Art In America

March, 1997
Lyle Ashton Harris at Jack Tilton

Grady T. Turner

After years of photographing himself and his family-in part as a Strategy for reclaiming the black body as an artistic subject, in part as a narcissistic reflection on his own physical beauty – Lyle Ashton Harris now shifts his focus, giving prominence to a raw and complex set of ideas about race, sex and art, in the new photos. Harris processes a barrage of popular images concerning black men and interracial homosexuality. Of course, he inserts himself among them: the photos are installed alongside wallpaper repeating an image of Harris posing nude as Narcissus bending over a pool, and the exhibition ends with a darkened room illuminated only by a large backlit transparency of Harris masturbating before a bathroom mirror. But at the center of the show are themes of desire and consumption, particularly as personified by Jeffrey Dahmer, whose cannibalization of minority gay teenagers becomes a metaphor for the veraciousness with which American society consumes fantasies about black men. 

The title of the series, “The Watering Hole, refers to the site where Narcissus became enamored of his reflection, but in this context the phrase also refers to the gay bars where Dahmer met his victims. Nine large-format (40- by-30-inch) photographs suggest the banality of such places, depicting wood paneling covered with snapshots, magazine ads, newspaper clippings and Post-it notes. Printed only slightly larger than life, the photos have the flat mimetic effect of trompe-l’oeil paintings: this imitation of an imitation of reality reiterates the distance between subject and representation in the media images collected by Harris. Letters are loosely stenciled over some of the ephemera: only when several of the photos are seen together is it clear that they spell “DADDY.” Paint dripping from the stencils is echoed in the photos by ejaculatory splatters of red paint and semen. Several distinct interiors are visually recalled, all of them implicitly obsessive and lurid: a tacky suburban bar, an artists studio, a serial killers lair.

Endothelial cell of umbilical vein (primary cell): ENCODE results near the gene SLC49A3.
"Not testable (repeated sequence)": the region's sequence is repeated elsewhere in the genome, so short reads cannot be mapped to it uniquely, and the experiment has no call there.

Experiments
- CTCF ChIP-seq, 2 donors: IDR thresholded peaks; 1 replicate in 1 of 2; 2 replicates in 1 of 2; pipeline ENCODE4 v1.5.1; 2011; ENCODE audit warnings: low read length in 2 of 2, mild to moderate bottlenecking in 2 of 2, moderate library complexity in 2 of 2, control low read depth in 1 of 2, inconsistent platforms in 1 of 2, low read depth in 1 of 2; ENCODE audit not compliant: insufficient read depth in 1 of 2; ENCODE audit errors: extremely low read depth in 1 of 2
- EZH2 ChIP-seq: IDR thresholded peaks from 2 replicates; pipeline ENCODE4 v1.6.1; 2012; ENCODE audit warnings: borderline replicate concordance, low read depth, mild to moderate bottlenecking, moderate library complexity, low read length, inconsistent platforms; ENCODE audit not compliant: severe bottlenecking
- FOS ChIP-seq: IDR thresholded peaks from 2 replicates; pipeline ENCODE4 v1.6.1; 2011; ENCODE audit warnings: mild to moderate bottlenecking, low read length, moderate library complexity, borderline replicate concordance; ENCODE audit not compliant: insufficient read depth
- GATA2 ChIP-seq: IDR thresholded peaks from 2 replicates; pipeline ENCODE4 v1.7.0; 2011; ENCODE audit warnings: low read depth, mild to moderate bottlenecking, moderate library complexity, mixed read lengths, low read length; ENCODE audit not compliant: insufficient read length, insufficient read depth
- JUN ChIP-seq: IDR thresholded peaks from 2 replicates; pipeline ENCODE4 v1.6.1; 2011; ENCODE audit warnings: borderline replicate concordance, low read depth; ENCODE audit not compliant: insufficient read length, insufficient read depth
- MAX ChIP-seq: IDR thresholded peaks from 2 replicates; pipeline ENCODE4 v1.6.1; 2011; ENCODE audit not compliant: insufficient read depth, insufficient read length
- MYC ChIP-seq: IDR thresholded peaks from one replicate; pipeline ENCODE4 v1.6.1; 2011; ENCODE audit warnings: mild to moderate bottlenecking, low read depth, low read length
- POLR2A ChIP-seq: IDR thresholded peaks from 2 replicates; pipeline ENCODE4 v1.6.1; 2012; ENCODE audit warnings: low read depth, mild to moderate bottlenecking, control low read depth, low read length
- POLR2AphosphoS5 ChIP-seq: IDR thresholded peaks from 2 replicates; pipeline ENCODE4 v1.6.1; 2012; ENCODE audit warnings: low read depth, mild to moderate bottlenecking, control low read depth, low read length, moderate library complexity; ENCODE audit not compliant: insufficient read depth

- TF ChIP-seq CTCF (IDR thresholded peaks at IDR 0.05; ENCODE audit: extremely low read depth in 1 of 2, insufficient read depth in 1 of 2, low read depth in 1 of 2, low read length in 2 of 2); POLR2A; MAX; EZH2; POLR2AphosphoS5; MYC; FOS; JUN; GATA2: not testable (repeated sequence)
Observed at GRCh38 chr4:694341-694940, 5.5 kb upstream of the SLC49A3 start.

While Dahmer is the ostensible subject of the series, Harris remains intent on making art about art, and about himself. Jasper Johns is invoked repeatedly (by the use of stencils and American flags), while a soft- core ad for Calvin Klein indicates Harris’s source for the wood paneling. One photo includes scribbled notes linking the word “daddy to Dahmer and Robert Mapplethorpe; nearby, Harris is pictured seductively posed as if enticing these white men known for their attraction to black men. By presenting his body as an object of desire, Harris identifies himself with the men desired by Dahmer and Mapplethorpe. Addressing cultural assumptions about the passive victimization of black men, he implies that it’s simplistic to regard the men in Mapplethorpe’s studio and Dahmers basement merely as victimized bodies, overlooking the possibility that they were acting on their own desires when they agreed to model or to be picked up in a bar. In this, Harris brings a new complexity to his self-portraiture: he seems enamored of what he sees of himself in these reflections, however horrific the implications.